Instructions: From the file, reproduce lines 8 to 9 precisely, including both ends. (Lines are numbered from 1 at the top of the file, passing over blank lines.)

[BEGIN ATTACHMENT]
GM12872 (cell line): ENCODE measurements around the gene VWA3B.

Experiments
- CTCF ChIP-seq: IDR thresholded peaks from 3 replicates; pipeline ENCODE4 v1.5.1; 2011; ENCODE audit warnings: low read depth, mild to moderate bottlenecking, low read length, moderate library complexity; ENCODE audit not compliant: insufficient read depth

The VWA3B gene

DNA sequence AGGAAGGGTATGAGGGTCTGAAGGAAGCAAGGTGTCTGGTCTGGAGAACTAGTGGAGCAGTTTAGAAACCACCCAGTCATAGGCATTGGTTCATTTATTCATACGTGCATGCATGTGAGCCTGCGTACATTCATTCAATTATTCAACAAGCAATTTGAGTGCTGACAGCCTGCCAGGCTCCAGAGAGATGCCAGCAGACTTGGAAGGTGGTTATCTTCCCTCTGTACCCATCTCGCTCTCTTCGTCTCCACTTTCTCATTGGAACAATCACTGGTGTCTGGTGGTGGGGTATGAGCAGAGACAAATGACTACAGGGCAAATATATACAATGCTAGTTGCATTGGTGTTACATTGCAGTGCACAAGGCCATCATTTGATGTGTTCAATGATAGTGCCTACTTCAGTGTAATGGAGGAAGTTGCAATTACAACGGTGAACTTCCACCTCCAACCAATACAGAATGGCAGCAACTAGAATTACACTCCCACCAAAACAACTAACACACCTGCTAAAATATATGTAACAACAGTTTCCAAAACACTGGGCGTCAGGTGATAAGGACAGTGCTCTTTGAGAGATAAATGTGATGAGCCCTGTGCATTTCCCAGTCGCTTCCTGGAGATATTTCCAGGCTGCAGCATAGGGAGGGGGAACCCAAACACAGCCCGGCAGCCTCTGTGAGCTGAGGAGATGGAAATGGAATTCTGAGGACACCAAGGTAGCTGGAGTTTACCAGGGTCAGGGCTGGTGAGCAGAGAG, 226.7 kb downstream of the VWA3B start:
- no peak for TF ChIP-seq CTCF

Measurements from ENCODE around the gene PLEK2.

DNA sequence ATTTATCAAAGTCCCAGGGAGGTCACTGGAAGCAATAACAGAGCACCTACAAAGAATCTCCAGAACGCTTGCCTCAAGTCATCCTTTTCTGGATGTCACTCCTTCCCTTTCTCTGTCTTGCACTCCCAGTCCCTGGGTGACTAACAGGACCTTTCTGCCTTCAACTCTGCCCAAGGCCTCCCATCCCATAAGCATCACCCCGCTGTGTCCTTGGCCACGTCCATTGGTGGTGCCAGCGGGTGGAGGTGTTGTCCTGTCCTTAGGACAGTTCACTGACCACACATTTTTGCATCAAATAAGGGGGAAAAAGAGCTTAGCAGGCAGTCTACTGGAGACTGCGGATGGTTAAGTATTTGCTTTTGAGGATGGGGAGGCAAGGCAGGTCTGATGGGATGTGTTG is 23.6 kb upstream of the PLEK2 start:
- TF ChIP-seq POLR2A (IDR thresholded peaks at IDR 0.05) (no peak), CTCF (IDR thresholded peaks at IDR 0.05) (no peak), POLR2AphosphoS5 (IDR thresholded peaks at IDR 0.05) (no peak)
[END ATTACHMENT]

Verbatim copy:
DNA sequence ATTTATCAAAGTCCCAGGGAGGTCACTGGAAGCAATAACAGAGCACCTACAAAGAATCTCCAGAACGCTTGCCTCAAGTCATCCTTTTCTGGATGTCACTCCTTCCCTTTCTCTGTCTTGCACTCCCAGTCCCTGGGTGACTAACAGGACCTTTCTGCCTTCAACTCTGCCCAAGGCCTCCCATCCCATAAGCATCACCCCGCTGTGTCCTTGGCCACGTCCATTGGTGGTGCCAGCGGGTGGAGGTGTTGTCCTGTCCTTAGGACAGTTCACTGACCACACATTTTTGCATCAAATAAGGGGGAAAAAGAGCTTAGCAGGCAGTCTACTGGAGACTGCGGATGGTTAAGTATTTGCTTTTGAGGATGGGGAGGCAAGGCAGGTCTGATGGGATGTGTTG is 23.6 kb upstream of the PLEK2 start:
- TF ChIP-seq POLR2A (IDR thresholded peaks at IDR 0.05) (no peak), CTCF (IDR thresholded peaks at IDR 0.05) (no peak), POLR2AphosphoS5 (IDR thresholded peaks at IDR 0.05) (no peak)